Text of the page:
For Parents of Teens with Medical Challenges, Early Planning Key to Effective Transition to Adulthood

Parents of teens with chronic medical or physical challenges can help ease the shift to young adulthood through careful and early planning, according to educational and financial consultants who specialize in helping families through this transition.

Stuart Flaum, ChSNC, a consultant whose practice focuses on the financial aspects of special needs planning, and Joan Harrington, a special education advocate, addressed more than 30 parents whose children are part of Movin’ On, a Chai Lifeline program that helps high-school age teens with chronic illnesses or disabilities transition to adulthood. They came together for Movin’ On’s conference, “Your Child’s Financial and Educational Future.”

Mr. Flaum, managing director of Stuart Flaum Consulting, LLC, noted the trend toward self-determination, or allowing a child to choose how she or she will live and interact in the community as an adult. As life expectancy increases, space in group homes for people with disabilities is becoming less available. Self-determination allows young adults and their families to examine the person’s strengths and plan for a future where he or she will be most personally fulfilled. The change in attitude and policy may free up public money for young adults who live independently, with aides, or with parents, that families can access. Because each family’s situation is unique, Mr. Flaum made no recommendations at the conference,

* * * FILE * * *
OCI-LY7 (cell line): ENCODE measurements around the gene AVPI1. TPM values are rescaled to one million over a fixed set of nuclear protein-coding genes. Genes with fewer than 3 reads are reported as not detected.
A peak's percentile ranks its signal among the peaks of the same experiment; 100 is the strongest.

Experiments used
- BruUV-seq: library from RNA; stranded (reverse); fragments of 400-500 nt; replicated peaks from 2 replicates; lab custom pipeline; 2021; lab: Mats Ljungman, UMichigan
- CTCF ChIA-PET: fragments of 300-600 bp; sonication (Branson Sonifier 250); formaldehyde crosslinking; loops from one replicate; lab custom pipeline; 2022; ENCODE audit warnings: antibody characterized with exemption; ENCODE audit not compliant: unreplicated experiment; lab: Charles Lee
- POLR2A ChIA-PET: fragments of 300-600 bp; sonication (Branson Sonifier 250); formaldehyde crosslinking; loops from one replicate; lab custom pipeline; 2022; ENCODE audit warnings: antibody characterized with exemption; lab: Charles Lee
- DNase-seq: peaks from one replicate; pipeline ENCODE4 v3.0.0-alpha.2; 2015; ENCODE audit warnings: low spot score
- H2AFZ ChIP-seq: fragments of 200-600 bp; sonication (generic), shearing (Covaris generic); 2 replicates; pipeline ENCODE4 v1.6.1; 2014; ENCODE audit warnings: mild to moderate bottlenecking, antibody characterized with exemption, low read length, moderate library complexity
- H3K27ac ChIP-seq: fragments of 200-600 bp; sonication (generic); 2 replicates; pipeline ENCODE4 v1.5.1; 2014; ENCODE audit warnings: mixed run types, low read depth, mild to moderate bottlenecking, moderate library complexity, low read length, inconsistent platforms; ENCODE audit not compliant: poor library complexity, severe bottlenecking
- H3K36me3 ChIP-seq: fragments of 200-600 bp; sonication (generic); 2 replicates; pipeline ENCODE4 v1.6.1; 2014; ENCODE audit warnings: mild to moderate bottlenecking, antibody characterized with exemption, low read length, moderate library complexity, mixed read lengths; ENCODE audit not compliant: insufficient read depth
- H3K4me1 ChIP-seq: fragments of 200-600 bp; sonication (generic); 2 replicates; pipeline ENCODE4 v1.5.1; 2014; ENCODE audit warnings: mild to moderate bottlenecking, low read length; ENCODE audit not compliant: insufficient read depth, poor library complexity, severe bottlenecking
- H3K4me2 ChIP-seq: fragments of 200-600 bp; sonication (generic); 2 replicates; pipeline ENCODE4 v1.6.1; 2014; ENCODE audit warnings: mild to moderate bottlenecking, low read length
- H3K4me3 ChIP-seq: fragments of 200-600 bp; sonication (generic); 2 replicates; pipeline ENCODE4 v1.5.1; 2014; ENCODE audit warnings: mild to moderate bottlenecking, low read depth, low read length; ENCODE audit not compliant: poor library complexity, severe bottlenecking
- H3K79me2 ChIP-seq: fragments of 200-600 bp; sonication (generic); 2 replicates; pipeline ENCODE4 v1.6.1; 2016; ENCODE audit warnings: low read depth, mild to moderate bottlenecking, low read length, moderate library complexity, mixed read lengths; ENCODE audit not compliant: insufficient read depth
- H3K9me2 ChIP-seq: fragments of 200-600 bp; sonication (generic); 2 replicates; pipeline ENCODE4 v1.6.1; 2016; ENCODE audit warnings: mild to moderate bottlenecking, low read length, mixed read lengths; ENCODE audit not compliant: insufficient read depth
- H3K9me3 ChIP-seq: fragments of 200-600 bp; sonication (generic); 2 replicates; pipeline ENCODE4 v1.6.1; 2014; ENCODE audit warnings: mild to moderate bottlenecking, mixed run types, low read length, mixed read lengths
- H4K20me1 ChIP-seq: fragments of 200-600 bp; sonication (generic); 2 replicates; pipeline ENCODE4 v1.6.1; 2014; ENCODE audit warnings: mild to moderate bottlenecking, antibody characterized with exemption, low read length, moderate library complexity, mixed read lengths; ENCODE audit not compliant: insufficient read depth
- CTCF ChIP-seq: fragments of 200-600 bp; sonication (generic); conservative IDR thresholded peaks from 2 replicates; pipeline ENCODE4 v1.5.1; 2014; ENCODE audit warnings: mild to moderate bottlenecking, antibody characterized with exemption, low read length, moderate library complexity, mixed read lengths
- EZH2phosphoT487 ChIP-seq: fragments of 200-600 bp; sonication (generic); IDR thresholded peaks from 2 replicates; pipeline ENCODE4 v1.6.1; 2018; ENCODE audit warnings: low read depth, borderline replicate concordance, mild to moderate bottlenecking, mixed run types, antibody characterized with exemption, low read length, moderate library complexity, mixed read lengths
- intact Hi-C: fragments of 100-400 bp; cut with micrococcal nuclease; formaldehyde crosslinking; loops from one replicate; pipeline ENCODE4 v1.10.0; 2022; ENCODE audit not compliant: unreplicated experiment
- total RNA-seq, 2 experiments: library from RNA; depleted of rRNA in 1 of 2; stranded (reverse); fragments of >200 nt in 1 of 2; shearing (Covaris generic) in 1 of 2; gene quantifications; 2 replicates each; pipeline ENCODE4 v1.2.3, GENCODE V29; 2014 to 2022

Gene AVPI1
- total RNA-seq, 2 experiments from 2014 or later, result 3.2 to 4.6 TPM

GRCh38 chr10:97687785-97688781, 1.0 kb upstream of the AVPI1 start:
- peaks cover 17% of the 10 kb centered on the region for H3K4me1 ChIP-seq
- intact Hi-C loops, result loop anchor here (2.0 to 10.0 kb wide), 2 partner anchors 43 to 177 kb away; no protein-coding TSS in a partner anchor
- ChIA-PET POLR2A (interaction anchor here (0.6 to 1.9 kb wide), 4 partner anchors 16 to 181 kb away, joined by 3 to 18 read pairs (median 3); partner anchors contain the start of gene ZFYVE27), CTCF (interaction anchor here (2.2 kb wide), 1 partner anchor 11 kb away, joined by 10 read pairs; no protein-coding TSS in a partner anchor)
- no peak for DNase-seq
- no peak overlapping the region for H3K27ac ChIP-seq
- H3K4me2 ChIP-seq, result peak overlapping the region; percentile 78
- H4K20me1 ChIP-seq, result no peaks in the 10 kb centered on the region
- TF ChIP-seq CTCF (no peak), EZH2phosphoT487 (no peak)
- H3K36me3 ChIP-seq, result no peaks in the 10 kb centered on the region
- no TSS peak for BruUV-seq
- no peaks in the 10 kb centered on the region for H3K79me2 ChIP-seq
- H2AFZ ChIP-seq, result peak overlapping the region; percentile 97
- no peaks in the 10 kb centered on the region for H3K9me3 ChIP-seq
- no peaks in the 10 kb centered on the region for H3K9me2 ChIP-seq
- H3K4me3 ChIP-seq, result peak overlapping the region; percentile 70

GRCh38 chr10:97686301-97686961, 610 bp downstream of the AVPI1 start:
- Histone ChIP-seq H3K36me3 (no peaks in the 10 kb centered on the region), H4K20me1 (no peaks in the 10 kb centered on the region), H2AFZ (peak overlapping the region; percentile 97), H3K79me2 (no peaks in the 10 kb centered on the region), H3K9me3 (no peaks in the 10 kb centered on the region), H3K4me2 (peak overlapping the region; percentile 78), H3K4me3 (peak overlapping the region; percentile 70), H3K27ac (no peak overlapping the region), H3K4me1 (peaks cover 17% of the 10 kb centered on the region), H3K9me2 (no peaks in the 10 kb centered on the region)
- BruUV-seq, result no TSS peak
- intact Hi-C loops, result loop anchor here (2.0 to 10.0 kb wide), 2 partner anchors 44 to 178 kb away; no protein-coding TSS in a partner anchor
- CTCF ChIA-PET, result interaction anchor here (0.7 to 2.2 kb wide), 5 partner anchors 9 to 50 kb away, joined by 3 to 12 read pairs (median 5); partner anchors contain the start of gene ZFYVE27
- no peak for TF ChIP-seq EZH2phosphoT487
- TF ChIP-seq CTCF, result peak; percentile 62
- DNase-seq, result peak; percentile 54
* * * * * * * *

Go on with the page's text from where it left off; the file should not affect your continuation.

“While Mr. Flaum could not discuss specific programs or allocations, he invited Movin’ On families to consult privately with him about their children’s futures,” said Sara Schreier, LMSW, Movin’ On’s project coordinator. “Several parents already approached him, and he is genuinely excited to be able to help.”

IEPs or the Individual Education Plans that must be created and filed for all children who require special educational services, are crucial tools to helping teens prepare for adulthood. Joan Harrington, president of EASE, emphasized that parents can request – and fight for – any service that is connected to one of three objectives: the development of employment and other post-high school living objectives; acquisition of daily living skills; and functional vocational assessment. While most of these services will likely take place within an educational setting, parents can request that some take place outside of school.

“Teens can access services that will help them get ready for employment or individual living through their IEPs,” explained Mrs. Schreier. “Additionally, children who ae no longer receiving Board of Education services can look for funding through ACCES-VR, the New York State agency whose mission is to help individuals with disabilities achieve their employment goals.”

“One of the major challenges facing families of teens with chronic illness is the transition from the pediatric to the adult worlds,” commented Rabbi Simcha Scholar, Chai Lifeline’s executive vice president. “Movin’ On helps bridge the gap through mentors and professional intervention that helps teens focus and move towards their futures.”

The Movin’ On Conference is a component of Chai Lifeline’s transition program for teens ages 14 – 17 to help them move from into adulthood. The program includes individualized assistance in goal setting and skills development that enable teens to actualize educational and employment opportunities. For more information on the program, contact Sara Schreier at 212 699-6679.

Funding for Movin’ On has been provided by the JE and ZB Butler Foundation.

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